Oddly enough, that had turned out to be true. His big brother had dragooned him into taking on the job, determined to get Royal “off his arse.”
“You need to accept that your military days are over,” Nick had said, adopting his most lordly manner. “It’s time to figure out what you wish to do with your life and then simply get on with it.”
The problem was, Royal still didn’t have a clue what he wanted to do.
All he seemed to be good for was mooning over Ainsley Matthews and wondering what might have happened between them if he hadn’t been stupid enough to abduct her back in January. He’d kidnapped her with the best of intentions, determined to save her from an arranged marriage she was trying to avoid. Of course, he would have gained the only woman who’d ever made him feel truly alive, but that was beside the point. He’d done it for her, and any benefits accruing to him would have been merely accidental.
Still, he knew that reasoning was utterly insane. Ainsley hadn’t wanted to marry him only slightly less fervently than she hadn’t wanted to marry the Marquess of Cringlewood. She’d made that clear in language so caustic it was a wonder he hadn’t been reduced to a pile of smoldering ash.
After Ainsley departed for her great-aunt’s manor house a few hours north of Kinglas, Royal had descended into an even gloomier mood alleviated only by drastic amounts of whisky. Fed up, Nick had finally shoved him into the dusty old estate office and ordered him to work. And wonder of wonders, reading through the history of his family and clan had been absorbing. Putting those records in order, watching the ancient story unfold over the centuries, had given Royal a renewed appreciation for his heritage. The proud Kendricks had fought hard for their rightful place in the history of Scotland, and their story was worth remembering.
For a while, the Kendrick sense of pride had even rubbed off on him.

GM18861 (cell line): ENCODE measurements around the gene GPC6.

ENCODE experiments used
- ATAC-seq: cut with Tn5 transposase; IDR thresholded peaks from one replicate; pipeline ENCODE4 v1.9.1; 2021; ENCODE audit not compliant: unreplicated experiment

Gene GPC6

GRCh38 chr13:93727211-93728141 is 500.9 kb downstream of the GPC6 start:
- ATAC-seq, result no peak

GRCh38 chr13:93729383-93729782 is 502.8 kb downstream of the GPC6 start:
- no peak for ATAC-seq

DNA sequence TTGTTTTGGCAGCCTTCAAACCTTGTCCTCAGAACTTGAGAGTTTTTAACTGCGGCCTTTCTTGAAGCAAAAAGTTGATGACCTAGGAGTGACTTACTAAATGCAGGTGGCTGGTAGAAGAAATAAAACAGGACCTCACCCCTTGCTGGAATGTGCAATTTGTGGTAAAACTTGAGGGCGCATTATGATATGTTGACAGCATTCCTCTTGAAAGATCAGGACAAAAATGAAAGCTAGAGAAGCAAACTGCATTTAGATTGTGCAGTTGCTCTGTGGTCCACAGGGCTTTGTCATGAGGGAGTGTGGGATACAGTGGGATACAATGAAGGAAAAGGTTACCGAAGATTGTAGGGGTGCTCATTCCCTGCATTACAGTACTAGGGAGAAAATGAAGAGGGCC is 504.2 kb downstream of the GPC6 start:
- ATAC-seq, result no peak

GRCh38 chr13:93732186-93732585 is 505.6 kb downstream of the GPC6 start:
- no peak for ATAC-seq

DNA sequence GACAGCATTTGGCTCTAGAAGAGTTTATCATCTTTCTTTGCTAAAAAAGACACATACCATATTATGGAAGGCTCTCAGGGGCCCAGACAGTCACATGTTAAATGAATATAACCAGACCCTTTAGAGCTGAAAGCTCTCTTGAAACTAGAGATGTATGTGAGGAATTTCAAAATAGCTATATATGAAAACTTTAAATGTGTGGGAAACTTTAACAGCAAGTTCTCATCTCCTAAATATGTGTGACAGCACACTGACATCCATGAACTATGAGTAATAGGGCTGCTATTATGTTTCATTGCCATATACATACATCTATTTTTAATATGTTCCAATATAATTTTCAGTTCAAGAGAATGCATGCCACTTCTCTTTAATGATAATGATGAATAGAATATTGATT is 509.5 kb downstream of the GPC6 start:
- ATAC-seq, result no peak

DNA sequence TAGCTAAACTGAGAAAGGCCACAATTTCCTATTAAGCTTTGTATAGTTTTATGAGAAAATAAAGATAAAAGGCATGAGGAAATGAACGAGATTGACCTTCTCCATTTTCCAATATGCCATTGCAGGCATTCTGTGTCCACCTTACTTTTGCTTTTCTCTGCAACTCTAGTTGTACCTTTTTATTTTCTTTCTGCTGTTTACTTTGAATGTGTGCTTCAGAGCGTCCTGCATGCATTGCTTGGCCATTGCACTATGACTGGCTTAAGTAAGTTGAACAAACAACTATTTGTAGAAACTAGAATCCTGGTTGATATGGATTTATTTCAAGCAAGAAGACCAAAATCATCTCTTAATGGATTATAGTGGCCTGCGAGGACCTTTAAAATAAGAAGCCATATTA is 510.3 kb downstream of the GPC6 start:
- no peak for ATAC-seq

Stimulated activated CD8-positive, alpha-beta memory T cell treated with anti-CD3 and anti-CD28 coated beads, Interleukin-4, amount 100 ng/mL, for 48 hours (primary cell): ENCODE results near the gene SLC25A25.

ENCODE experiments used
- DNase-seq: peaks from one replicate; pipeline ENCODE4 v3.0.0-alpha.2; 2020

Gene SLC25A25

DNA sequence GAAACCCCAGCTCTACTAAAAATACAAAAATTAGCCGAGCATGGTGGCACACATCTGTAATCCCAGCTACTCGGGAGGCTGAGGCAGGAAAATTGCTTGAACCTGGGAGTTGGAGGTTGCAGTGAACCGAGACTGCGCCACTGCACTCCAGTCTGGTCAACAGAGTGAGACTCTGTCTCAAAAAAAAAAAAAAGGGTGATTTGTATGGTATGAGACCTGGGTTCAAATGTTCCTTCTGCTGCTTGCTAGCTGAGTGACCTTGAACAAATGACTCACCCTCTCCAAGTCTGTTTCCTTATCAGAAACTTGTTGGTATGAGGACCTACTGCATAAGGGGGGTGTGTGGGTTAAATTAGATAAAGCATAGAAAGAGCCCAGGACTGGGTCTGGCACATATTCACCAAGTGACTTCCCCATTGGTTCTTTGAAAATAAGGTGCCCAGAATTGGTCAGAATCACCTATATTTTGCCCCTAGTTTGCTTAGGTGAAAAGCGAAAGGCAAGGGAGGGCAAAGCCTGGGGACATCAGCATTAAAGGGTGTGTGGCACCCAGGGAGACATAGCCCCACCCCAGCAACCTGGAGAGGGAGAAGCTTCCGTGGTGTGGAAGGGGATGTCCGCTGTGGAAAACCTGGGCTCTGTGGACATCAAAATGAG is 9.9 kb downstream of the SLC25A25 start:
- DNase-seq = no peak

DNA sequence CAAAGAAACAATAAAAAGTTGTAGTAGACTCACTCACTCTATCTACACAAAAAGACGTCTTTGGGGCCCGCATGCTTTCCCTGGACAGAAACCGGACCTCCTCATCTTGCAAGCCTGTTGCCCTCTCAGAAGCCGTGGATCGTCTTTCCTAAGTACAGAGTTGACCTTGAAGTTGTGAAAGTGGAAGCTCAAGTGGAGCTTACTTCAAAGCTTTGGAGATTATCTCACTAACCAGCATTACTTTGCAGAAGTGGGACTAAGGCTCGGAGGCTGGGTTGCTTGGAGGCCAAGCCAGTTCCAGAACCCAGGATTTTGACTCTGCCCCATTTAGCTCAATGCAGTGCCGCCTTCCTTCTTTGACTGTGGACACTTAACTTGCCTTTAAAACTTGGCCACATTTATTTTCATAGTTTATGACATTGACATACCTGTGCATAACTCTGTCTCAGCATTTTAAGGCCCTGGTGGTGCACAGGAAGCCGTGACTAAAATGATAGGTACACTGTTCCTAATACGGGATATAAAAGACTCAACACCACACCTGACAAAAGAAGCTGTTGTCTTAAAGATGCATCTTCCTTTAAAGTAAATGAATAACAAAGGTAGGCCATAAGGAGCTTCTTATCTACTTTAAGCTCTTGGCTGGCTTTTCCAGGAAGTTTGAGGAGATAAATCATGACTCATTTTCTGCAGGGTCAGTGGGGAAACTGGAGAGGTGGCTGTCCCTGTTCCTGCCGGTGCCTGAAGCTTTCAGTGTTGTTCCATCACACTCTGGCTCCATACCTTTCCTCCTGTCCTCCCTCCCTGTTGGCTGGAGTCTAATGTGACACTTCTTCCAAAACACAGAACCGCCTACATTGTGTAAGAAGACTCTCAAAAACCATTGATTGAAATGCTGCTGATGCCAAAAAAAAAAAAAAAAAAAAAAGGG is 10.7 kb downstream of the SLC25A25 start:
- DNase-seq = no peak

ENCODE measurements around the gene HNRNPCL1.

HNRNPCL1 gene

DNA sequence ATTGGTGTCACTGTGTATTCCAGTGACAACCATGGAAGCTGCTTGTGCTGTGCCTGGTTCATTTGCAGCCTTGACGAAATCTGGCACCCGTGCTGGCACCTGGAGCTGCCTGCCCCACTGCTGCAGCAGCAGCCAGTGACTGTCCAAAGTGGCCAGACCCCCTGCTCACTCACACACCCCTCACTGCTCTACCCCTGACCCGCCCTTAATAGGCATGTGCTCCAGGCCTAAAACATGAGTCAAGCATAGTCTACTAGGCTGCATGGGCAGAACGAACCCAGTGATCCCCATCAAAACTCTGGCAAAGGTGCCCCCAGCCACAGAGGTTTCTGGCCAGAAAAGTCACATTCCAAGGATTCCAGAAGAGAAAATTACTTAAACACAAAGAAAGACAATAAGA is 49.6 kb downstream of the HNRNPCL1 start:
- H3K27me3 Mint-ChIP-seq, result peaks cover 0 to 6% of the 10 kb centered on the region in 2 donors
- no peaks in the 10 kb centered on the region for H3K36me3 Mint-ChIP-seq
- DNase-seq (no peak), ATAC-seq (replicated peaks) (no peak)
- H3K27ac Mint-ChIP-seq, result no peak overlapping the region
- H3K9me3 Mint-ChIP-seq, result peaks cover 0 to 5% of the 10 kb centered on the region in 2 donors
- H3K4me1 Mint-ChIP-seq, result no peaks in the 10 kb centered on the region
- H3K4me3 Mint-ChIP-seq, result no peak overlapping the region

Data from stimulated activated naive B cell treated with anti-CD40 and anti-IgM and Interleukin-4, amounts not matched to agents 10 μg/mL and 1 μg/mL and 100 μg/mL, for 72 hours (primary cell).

“For all the good it’ll do me now,” Royal muttered into his teacup.
“What’s that?” Nick asked.
Royal waved off the question. “As I said, I was happy to help, especially since it put an end to your incessant nagging.”
His brother adopted an air of mild offense. “I never nag anyone. I simply pass on a suggestion now and again.”
Victoria choked on her tea.
Nick gently patted her on the back. “Are you all right, sweetheart?”
“Just a little something in my throat,” she said as she exchanged amused glances with Royal. Though the Earl of Arnprior always had everyone’s best interest in mind, whether the rest of the family agreed with his determination of best interest was another matter.
Victoria put down her teacup. “The fact remains that unless we intend to start Royal on the laundry lists, his task has been completed.”
“I suppose that’s why you’ve taken up brooding again,” Nick said. “Nothing else to occupy your mind.”
Except for the debacle with Ainsley was the clear implication.
“You make it sound as though I’ve made a hobby out of it,” Royal said.
“You rather have, dear,” Victoria said.
“And you’re bloody good at it,” Nick wryly added.
Royal mentally winced. “Everyone’s got to be good at something.”
“You’re good at many things,” Victoria said. “Besides brooding,” she added when Royal lifted a pointed eyebrow.
“Yes,” Nick said with an encouraging smile. “You were a fine scholar before your soldiering days. And you’ve always been the best in the family when it comes to fencing, riding, and training horses. You managed some horses no one else could get near.”
“You forgot I was also the best sword dancer in the county,” Royal responded dryly. “But my leg prevents me from taking up that mantle again, or training horses for a living. And since I have no intention of burying myself in a library for the foreseeable future, a life of scholarship is out, too.”
When Nick and Victoria exchanged another worried look, he sighed. “I’m sorry. I know you’re only trying to help. It’s just that…”